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Tueller drill in your face...

Discussion in 'Strategies, Tactics, and Training' started by Al Thompson, Nov 20, 2011.

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  1. Al Thompson

    Al Thompson Moderator Emeritus

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  2. Shawn Dodson

    Shawn Dodson Member

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    Good video! It shows just how quickly a determined attacker can suddenly close distance.
     
  3. Devonai

    Devonai Member

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    Thank God the officer wasn't more seriously injured, and good job to the rookie who helped take down the suspect.

    If I had no idea that someone was going to attack me like that, I imagine I'd get stabbed, too. My martial arts instructors have always warned us that if we have to take down someone armed with a knife, we're probably going to get cut. The goal is to not get maimed or killed. I'd be happy to sacrifice a gash to the outside of my arm to buy me time to employ my own weapon.

    Overall, this video reminds me that I need more training!
     
  4. 9mmepiphany

    9mmepiphany Moderator Staff Member

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    That is an excellent example of how fast someone can cover the intervening space...even having a poor start by stumbling out of his car. He recovered his footing quickly and attacked from a very balanced stance. Those didn't look like wild slashes to me, but more like practiced thrust...note also the parring hand

    The passenger officer did well to get 7 out of 10 shots on a target moving that quickly. That is why I always taught my trainees to draw as they were getting out of the car at the end of a pursuit, you don't want to wait to see what happens...you can always reholster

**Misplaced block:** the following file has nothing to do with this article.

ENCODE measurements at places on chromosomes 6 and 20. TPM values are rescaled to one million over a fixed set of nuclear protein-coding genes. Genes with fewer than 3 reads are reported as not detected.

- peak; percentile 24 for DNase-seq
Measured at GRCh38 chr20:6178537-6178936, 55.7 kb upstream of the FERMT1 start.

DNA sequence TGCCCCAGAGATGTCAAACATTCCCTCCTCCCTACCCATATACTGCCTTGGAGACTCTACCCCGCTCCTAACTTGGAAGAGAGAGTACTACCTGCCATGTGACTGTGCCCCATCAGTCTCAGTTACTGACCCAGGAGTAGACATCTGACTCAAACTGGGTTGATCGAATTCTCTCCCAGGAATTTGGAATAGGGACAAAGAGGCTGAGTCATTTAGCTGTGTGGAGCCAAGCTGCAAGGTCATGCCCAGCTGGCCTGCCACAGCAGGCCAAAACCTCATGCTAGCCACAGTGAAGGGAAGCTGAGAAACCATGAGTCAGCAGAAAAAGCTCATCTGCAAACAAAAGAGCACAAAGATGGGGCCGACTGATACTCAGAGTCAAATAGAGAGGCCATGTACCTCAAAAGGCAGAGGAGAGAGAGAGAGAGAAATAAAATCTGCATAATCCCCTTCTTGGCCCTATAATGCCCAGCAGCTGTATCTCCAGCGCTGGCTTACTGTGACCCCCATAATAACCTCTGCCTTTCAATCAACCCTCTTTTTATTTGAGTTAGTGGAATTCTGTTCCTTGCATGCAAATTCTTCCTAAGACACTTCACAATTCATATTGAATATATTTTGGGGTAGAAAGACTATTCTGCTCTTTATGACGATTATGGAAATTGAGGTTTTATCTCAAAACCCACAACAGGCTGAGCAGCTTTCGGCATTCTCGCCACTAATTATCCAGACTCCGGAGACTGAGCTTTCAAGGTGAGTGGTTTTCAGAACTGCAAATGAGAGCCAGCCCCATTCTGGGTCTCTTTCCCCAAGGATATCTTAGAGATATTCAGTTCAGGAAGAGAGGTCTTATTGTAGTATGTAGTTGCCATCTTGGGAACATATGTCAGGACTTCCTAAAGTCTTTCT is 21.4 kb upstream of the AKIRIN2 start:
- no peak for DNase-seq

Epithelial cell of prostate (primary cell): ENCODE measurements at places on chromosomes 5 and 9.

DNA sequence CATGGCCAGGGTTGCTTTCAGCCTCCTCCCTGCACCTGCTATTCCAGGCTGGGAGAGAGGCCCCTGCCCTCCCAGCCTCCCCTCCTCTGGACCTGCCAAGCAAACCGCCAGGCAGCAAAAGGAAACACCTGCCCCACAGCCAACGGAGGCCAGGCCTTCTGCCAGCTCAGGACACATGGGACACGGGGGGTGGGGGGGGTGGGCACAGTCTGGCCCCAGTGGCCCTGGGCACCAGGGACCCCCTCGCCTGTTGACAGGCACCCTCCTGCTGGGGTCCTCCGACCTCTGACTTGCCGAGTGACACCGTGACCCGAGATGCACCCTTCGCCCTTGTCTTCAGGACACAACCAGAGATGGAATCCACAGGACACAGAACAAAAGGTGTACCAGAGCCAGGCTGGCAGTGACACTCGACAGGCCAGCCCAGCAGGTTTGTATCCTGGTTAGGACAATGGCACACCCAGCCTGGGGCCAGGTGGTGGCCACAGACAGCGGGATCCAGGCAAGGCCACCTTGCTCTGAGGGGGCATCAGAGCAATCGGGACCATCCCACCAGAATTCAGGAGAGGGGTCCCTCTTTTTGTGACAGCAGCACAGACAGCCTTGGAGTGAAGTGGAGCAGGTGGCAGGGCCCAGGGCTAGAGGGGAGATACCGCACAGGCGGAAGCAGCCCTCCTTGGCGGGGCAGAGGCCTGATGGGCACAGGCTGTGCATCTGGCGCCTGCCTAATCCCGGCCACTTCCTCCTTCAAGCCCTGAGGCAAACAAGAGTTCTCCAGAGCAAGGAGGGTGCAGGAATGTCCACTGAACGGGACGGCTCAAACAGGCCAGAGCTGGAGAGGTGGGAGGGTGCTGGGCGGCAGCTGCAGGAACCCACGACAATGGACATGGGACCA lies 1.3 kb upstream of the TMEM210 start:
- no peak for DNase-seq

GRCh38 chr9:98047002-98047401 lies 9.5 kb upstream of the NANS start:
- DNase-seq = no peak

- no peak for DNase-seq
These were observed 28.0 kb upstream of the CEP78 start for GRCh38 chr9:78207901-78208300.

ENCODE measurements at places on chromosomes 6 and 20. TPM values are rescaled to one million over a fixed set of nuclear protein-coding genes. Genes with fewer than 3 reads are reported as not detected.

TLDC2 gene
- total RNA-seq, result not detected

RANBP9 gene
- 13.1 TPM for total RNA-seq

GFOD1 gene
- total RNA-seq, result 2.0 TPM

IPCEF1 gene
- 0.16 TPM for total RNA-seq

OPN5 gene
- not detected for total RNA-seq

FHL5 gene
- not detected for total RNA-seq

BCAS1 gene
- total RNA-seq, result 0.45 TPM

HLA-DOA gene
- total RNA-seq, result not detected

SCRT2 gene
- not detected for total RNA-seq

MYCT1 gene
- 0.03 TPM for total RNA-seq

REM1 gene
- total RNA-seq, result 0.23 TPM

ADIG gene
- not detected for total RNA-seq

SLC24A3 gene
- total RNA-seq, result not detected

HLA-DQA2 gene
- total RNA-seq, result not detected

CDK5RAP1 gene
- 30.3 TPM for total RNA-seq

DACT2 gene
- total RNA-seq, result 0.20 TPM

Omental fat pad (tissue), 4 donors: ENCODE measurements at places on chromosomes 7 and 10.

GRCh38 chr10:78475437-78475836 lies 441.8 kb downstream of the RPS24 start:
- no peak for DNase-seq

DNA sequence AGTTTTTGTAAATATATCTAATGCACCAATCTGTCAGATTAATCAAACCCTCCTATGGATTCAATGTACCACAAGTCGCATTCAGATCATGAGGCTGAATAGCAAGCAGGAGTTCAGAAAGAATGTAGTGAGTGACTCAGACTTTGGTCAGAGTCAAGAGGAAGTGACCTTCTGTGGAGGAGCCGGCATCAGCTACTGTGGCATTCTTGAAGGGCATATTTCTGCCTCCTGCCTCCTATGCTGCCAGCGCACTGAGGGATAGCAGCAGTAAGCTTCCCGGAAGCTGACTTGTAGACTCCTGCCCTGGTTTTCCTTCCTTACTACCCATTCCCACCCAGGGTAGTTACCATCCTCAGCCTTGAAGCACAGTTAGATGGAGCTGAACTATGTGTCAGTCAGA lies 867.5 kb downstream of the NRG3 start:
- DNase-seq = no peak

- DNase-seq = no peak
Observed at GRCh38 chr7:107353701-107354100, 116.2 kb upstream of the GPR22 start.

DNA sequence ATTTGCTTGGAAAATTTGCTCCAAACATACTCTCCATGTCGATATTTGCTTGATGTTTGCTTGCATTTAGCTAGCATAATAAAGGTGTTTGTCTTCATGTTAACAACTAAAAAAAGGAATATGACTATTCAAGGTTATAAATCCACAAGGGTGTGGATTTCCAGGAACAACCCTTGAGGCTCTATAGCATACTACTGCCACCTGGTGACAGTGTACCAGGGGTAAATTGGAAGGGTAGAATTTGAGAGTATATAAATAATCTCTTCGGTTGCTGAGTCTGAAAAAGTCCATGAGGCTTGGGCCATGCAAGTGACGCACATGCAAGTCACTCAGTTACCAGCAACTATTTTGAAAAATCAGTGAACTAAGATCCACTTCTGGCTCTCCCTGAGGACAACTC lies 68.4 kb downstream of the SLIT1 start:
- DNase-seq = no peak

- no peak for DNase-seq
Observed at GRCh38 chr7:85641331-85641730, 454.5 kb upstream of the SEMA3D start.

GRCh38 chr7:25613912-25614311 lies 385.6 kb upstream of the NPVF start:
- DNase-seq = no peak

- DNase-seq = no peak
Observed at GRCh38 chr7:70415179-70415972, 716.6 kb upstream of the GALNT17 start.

5. Tamara

    Tamara Senior Member

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    Probably fortunately for all concerned, the trainee officer just happened to be a 6-year SF vet with multiple tours downrange.

    He was probably looking forward to a peaceful policing career in a sleepy midwestern town where no crazy people would be trying to kill him. :uhoh:
     
  6. Owen Sparks

    Owen Sparks member

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    A healthy human being can out run a drag racer for the first five yards.
     
  7. Double Naught Spy

    Double Naught Spy Sus Venator

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    In watching the video several times and listening to various sounds, the officers started issuing commands after exiting the vehicle and before Spencer exited his, during which time they should have been drawing or would have completed their draws as standard practice after a felony chase.

    In other words and in comparison to the Tueller Drill, the officers were ahead of the curve in already having out their weapons compared to how the Tueller Drill is conducted and still the stumbling Spencer's course changing charge did not elicit and shots until it was too late.

    One of the shortfalls of the Tueller Drill is that it allows for the attackee to have already made the decision to draw and fire their gun once the drill starts. In short, two of the first three steps of the OODA loop are already completed. This isn't always a reality. In this case, Spencer leaps from his vehicle and I would be willing to bet that officers lost upwards of a second in trying to assess whether Spencer was attempting to flee or attempting to attack and trying to ascertain what was in Spencer's hand and then had to decide what to do as Spencer rapidly closed ground. In most cases, officers are not likely to use lethal force to stop a suspect fleeing on foot unless that suspect has already attempted to kill officers or others. So once Spencer lept from his car, the officer's OODA sequence restarted and they had to figure out what Spencer was doing before deciding what to do and critical time was lost.

    Sometimes the slowest part of a person's response isn't physical, but mental.
     
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